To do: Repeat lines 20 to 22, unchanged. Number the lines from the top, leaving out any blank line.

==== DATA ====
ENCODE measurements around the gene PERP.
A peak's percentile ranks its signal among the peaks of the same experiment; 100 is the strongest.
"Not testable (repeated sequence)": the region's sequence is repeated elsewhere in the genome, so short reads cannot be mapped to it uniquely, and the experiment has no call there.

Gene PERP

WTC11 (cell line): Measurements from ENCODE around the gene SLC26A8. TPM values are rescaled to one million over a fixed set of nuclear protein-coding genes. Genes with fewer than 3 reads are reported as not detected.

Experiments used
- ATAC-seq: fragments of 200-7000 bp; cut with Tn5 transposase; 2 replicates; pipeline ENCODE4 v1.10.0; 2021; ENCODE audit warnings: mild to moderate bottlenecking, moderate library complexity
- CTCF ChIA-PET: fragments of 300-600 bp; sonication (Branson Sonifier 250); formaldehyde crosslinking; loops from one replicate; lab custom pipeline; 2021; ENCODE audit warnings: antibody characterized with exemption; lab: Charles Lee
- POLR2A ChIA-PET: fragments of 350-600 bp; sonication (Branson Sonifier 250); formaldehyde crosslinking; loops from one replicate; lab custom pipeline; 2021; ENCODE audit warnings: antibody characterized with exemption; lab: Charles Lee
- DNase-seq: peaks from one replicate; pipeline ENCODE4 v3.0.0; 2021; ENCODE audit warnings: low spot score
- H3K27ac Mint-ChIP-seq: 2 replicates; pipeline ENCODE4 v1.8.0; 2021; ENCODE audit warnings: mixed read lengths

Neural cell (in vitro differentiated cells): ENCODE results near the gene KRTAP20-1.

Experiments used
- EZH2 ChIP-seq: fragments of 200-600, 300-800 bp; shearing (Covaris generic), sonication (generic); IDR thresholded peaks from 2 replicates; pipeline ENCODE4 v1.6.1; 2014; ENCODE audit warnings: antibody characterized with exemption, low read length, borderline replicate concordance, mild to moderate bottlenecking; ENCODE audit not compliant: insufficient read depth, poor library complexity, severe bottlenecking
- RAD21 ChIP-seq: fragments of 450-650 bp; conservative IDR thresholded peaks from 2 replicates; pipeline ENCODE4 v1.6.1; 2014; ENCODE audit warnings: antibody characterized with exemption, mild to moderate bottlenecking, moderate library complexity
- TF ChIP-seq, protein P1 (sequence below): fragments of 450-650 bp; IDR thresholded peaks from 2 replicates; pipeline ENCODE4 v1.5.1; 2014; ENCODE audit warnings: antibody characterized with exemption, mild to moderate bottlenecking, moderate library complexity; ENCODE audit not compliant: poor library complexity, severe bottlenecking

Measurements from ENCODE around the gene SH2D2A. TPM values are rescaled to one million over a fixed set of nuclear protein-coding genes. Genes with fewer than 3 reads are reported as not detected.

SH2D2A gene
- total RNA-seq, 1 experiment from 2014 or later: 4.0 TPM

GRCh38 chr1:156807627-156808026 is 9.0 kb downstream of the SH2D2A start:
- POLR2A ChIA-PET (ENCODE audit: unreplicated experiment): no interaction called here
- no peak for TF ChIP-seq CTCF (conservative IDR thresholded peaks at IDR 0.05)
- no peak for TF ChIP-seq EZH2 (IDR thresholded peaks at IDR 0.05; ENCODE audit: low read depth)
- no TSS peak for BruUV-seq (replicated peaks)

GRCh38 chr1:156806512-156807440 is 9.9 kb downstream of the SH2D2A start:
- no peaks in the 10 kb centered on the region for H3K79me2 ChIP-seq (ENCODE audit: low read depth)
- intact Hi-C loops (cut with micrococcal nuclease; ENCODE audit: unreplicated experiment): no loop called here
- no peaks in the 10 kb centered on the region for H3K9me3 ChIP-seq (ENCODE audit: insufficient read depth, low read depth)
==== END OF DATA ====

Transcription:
GRCh38 chr1:156807627-156808026 is 9.0 kb downstream of the SH2D2A start:
- POLR2A ChIA-PET (ENCODE audit: unreplicated experiment): no interaction called here
- no peak for TF ChIP-seq CTCF (conservative IDR thresholded peaks at IDR 0.05)